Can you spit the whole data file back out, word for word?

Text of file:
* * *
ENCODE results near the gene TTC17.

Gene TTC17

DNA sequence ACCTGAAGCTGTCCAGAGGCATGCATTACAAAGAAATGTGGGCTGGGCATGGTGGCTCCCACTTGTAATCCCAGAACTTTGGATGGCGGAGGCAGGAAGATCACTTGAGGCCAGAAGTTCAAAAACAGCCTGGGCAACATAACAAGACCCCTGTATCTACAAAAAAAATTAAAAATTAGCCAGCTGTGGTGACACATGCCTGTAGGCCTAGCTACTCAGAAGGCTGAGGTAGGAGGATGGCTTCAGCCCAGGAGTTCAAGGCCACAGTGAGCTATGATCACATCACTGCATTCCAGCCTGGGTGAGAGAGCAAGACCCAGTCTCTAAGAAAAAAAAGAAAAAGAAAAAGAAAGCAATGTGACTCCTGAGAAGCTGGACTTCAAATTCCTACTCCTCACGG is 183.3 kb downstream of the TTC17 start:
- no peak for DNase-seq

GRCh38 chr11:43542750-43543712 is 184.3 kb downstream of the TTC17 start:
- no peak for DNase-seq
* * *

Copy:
ENCODE results near the gene TTC17.

Gene TTC17

DNA sequence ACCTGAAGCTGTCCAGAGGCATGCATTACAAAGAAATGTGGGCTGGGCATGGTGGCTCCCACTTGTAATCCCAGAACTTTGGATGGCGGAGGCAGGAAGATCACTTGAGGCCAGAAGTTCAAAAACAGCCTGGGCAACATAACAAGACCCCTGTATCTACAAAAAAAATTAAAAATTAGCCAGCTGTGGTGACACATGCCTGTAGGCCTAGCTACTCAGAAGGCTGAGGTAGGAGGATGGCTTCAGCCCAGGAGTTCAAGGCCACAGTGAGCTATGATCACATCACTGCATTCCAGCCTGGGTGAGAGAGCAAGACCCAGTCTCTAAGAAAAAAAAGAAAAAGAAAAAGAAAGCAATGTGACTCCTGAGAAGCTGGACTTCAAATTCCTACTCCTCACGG is 183.3 kb downstream of the TTC17 start:
- no peak for DNase-seq

GRCh38 chr11:43542750-43543712 is 184.3 kb downstream of the TTC17 start:
- no peak for DNase-seq